The Night may have been Sandman's final work, but it was not the last word on his legacy. In late 1999, Morphine's surviving members--Conway, Colley, and Deupree as well--formed Orchestra Morphine, a big band that toured the country, playing Sandman's music in a new, and wholly fleshed out fashion. Sidemembers included Either/Orchestra leader and Accurate Records executive Russ Gershon, trumpeter Tom Halter, keyboardist Evan Harriman, bassist Mike Rivard, and singers Laurie Sargent and Christian McNeill. Whether Orchestra Morphine can go on to create new music without Sandman seems unlikely, though not entirely impossible. "He was a visionary," DreamWorks chief Lenny Waronker said of the fallen musician. "He invented a sound that was unique. He was one of a kind; he was uncompromising. It might be a cliche to call someone the real thing, because too many say that these days, but in his case it's the truth. He was truly the real deal."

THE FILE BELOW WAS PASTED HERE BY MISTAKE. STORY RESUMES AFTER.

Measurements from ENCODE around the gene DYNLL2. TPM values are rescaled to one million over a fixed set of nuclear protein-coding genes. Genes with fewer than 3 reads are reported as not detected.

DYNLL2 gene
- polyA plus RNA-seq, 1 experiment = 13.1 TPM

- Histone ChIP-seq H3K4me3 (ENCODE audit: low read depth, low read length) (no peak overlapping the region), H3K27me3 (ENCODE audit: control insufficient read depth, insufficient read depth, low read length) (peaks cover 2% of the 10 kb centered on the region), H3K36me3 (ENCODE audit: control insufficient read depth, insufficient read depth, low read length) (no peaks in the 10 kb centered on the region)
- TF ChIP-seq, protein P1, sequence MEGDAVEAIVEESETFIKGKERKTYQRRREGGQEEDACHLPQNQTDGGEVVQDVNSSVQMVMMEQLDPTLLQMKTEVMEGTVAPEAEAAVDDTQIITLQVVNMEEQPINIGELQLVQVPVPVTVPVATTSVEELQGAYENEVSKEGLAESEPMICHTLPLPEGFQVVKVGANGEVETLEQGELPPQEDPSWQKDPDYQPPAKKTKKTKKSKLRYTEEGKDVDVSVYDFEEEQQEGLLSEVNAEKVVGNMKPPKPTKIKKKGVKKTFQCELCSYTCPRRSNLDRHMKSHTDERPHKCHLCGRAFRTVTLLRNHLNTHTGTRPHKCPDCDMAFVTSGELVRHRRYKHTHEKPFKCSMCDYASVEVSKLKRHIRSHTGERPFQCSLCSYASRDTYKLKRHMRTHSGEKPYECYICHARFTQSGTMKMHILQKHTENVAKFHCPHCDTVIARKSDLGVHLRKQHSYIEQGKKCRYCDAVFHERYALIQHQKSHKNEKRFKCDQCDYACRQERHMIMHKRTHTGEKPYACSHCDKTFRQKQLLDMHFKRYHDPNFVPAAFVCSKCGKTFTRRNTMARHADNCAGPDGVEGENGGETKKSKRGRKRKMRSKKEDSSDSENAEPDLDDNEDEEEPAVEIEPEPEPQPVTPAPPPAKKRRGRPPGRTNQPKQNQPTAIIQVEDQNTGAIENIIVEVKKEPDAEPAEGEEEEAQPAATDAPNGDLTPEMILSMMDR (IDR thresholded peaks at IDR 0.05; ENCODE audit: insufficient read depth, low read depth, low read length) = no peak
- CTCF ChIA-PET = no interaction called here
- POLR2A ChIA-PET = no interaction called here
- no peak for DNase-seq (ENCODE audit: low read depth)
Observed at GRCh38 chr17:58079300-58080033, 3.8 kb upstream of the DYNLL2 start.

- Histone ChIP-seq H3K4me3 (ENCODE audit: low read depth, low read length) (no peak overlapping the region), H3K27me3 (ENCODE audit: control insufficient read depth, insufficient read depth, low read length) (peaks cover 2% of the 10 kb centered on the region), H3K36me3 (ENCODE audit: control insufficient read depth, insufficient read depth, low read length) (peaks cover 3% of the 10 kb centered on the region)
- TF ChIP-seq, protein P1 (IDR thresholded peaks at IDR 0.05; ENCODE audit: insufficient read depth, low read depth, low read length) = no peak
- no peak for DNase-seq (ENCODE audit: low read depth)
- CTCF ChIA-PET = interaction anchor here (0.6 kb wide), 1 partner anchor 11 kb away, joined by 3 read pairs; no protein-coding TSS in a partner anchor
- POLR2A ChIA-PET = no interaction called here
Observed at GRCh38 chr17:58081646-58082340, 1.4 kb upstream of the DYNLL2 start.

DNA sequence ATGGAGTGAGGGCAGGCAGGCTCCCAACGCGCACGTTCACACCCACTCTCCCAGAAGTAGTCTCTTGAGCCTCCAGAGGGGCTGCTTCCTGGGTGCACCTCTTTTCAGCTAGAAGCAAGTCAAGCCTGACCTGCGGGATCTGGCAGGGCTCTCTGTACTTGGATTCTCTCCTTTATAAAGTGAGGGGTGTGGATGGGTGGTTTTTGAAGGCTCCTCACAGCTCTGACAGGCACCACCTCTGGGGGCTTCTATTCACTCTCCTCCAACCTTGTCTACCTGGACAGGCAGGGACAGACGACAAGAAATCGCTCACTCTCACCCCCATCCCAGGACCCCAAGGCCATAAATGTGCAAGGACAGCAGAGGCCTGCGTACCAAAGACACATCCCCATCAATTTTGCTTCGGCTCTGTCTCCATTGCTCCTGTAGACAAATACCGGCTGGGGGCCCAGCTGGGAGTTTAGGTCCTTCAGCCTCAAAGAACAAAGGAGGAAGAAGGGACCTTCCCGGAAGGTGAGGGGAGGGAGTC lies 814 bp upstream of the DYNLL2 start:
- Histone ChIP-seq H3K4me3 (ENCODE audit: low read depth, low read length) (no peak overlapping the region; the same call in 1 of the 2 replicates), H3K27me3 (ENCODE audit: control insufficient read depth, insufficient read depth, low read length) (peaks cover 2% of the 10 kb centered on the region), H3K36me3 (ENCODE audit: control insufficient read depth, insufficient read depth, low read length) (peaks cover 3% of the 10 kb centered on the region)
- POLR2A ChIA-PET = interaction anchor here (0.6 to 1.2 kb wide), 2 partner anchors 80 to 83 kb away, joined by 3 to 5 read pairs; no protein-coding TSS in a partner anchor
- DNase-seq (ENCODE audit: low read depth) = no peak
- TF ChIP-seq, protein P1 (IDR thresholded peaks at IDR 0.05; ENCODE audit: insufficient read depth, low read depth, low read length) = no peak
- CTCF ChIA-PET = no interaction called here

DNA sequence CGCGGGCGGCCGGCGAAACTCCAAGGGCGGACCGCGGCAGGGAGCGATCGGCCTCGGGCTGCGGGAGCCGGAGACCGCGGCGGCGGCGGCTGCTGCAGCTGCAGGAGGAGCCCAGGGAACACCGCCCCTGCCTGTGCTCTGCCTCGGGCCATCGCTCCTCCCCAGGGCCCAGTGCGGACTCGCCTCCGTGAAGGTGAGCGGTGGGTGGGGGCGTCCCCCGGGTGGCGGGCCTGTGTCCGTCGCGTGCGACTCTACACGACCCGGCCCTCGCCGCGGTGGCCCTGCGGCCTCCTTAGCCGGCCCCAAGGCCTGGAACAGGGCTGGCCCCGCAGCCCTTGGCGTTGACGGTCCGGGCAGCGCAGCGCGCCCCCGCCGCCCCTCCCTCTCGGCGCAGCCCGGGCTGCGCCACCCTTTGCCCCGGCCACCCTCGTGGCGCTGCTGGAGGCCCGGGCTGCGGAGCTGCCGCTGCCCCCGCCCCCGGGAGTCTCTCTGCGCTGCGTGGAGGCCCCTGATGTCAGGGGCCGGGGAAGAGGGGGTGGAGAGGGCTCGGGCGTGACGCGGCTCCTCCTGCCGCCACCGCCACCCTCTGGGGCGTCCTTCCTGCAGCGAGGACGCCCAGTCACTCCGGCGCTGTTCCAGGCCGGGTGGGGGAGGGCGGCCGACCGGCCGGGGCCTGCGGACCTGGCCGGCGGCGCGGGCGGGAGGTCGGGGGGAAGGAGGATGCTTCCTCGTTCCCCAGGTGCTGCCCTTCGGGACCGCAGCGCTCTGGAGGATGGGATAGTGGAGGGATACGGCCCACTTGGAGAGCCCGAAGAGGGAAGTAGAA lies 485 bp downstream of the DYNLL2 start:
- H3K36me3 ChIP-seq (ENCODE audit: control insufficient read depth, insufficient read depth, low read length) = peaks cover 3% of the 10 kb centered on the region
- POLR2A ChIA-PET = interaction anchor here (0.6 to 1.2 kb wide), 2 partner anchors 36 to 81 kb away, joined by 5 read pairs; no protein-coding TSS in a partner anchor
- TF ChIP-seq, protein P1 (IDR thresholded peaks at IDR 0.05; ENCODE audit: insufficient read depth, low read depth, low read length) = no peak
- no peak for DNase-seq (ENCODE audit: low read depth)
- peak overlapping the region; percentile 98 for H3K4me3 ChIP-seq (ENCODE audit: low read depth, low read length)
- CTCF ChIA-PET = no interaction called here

Morphine's Career
Group formed in Boston/Cambridge, Massachusetts area in 1992; released debut album Good on independent Accurate/Distortion label. It was later picked up by larger indie Rykodisc. Ryko also released albums Cure for Pain, 1993, and Yes, 1995, plus an album of rarities B-sides and Otherwise, 1997. The group was represented on numerous movie soundtracks, and built up a solid cult following through insurgent touring campaigns. Signed with DreamWorks label in 1996, resulting in Like Swimming, 1997, and their swan song, The Night, 2000.
♦ MORPHINE - THE NIGHT [Download1] [Download2] [Download3]